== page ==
My problem is that I am an agnostic. I am not an atheist like the Oxford zoologist Richard Dawkins. I take a much more scientific approach than the professor. I do not exclude God. How can anyone, especially from a scientific point of view? Before the Big Bang, what was there? Nothing? What is nothing? How do you create something out of nothing? As a scientific kind of guy, I would not be surprised if the final scientific discovery is that God exists.
But so what? Even if by some miracle I was able to decide that I believed in God, why would I have to pray to him? For what, exactly? To thank him? For my mother’s cancer? To ask him for a favor? A cure for my mother’s cancer? To ask God to forgive my sins so I can live forever in heaven instead of hell? OK, perhaps, but if he is God he knows all about my sins anyway, so why tell a priest about them as well?
Carla will not listen to reason. I say: “Why can’t I just stay Anglican?” No dice. “You Anglicans are heretics, no better than Jehovah’s Witnesses,” she says.
I say: “So only Catholics go to heaven, is that it? Moslems—where do they go? Sikhs? What about the poor Buddhists? What did they ever do to deserve hell?”
On Sunday mornings Carla, me, and the five children go to mass where I observe but do not take communion and on Sunday evenings, after the English Sunday roast, we all sit down in front of our peach-colored fridge to which are attached images of Jesus and Mary to recite the Rosary.
However hard I try I find it impossible to believe that the bread is actually the body of Christ and the wine is actually the blood of Christ as Catholics do. If I point out, “So you Catholics are cannibals,” Carla really hits the roof. And there’s no way she’s going to get me to confess my sins. Not to a priest. Not in Italy where the judiciary is tapping and bugging everyone and the confessional is such an obvious place to get the dirt on anyone, even a saint like me.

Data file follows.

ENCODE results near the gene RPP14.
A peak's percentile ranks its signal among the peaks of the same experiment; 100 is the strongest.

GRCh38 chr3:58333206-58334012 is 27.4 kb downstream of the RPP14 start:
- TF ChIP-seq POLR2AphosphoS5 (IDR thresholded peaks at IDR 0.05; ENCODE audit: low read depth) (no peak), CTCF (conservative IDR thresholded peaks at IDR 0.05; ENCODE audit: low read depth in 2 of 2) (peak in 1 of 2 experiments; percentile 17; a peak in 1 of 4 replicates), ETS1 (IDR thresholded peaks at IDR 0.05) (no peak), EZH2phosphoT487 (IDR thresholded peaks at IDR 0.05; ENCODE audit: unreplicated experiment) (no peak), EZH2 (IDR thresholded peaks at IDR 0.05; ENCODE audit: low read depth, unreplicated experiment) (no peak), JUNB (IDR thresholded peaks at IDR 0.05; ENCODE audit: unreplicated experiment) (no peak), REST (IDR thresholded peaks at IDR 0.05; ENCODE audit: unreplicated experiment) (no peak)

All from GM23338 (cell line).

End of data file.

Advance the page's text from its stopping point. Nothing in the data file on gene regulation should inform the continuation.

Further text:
A week ago, she rang the bishopric in person and somehow got through to the bishop. He put her on to Don Pietro, who looks after difficult conversions. They fixed an appointment together for me to see him in the bishopric.
I went and told him the truth: I’m an agnostic but was baptized and confirmed an Anglican and Carla wanted me to convert. I said I did not mind, given how much it meant to her and the children who could not wait to see the day of my first Catholic communion.
Don Pietro, a very down-to-earth man, told me that I could not convert unless I believed in God. End of story. Well, thank God for that!
Carla was furious. “You played the vittima, didn’t you? How dare you sputtanarmi (slander me)? Con te, ho chiuso (I’m finished with you)!” she bellowed.
“Darling, we can’t be finished, because we are married and you are a Catholic,” I replied.
God, I need a drink.
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